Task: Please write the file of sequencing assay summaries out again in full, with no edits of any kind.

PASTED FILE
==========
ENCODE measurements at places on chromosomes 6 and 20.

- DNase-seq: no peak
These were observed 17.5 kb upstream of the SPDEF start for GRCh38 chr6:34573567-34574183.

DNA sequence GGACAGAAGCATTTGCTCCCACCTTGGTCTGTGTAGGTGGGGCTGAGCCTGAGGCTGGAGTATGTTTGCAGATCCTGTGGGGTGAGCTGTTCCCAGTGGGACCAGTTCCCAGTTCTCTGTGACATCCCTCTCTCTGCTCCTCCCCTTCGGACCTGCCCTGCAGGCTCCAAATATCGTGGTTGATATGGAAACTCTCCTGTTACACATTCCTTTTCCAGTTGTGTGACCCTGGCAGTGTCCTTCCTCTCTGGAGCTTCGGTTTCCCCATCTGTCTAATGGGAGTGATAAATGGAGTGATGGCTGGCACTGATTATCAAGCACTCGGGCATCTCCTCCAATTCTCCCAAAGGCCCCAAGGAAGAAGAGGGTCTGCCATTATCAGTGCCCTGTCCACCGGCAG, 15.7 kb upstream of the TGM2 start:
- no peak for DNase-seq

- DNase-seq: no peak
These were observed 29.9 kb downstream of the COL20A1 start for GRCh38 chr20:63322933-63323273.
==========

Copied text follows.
ENCODE measurements at places on chromosomes 6 and 20.

- DNase-seq: no peak
These were observed 17.5 kb upstream of the SPDEF start for GRCh38 chr6:34573567-34574183.

DNA sequence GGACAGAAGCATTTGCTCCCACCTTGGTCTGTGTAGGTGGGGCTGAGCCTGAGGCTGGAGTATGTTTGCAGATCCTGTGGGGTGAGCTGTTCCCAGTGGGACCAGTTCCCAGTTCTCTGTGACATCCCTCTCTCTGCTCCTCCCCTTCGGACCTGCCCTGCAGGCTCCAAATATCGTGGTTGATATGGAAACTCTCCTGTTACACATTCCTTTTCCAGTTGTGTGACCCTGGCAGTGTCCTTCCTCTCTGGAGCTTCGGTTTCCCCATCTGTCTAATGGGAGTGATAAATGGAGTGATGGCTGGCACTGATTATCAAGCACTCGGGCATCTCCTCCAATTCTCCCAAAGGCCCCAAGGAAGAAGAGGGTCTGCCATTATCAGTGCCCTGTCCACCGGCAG, 15.7 kb upstream of the TGM2 start:
- no peak for DNase-seq

- DNase-seq: no peak
These were observed 29.9 kb downstream of the COL20A1 start for GRCh38 chr20:63322933-63323273.